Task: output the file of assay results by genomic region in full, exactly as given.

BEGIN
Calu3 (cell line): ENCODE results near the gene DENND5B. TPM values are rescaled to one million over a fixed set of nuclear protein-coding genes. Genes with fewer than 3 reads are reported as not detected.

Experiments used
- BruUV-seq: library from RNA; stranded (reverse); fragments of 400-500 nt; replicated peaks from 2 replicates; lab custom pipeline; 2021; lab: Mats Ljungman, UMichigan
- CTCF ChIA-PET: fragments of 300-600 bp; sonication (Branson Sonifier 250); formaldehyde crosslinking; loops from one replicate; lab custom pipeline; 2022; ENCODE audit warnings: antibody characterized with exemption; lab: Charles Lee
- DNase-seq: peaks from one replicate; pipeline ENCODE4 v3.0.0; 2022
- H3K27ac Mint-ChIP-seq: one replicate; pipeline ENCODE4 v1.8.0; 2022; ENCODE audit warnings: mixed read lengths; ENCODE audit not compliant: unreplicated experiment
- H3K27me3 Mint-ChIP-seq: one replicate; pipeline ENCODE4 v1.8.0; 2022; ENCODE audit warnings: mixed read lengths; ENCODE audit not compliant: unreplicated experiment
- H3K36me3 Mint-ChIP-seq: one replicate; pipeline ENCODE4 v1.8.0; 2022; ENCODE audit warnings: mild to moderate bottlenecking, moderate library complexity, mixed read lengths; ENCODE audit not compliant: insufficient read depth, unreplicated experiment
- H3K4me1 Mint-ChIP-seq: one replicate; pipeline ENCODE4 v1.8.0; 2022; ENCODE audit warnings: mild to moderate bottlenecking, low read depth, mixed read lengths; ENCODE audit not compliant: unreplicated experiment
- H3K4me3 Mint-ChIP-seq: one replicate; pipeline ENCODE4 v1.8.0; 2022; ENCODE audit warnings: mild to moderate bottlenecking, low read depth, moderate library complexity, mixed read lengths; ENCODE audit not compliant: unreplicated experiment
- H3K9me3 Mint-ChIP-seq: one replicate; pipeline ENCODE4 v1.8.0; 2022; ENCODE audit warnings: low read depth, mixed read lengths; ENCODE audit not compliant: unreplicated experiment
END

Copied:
Calu3 (cell line): ENCODE results near the gene DENND5B. TPM values are rescaled to one million over a fixed set of nuclear protein-coding genes. Genes with fewer than 3 reads are reported as not detected.

Experiments used
- BruUV-seq: library from RNA; stranded (reverse); fragments of 400-500 nt; replicated peaks from 2 replicates; lab custom pipeline; 2021; lab: Mats Ljungman, UMichigan
- CTCF ChIA-PET: fragments of 300-600 bp; sonication (Branson Sonifier 250); formaldehyde crosslinking; loops from one replicate; lab custom pipeline; 2022; ENCODE audit warnings: antibody characterized with exemption; lab: Charles Lee
- DNase-seq: peaks from one replicate; pipeline ENCODE4 v3.0.0; 2022
- H3K27ac Mint-ChIP-seq: one replicate; pipeline ENCODE4 v1.8.0; 2022; ENCODE audit warnings: mixed read lengths; ENCODE audit not compliant: unreplicated experiment
- H3K27me3 Mint-ChIP-seq: one replicate; pipeline ENCODE4 v1.8.0; 2022; ENCODE audit warnings: mixed read lengths; ENCODE audit not compliant: unreplicated experiment
- H3K36me3 Mint-ChIP-seq: one replicate; pipeline ENCODE4 v1.8.0; 2022; ENCODE audit warnings: mild to moderate bottlenecking, moderate library complexity, mixed read lengths; ENCODE audit not compliant: insufficient read depth, unreplicated experiment
- H3K4me1 Mint-ChIP-seq: one replicate; pipeline ENCODE4 v1.8.0; 2022; ENCODE audit warnings: mild to moderate bottlenecking, low read depth, mixed read lengths; ENCODE audit not compliant: unreplicated experiment
- H3K4me3 Mint-ChIP-seq: one replicate; pipeline ENCODE4 v1.8.0; 2022; ENCODE audit warnings: mild to moderate bottlenecking, low read depth, moderate library complexity, mixed read lengths; ENCODE audit not compliant: unreplicated experiment
- H3K9me3 Mint-ChIP-seq: one replicate; pipeline ENCODE4 v1.8.0; 2022; ENCODE audit warnings: low read depth, mixed read lengths; ENCODE audit not compliant: unreplicated experiment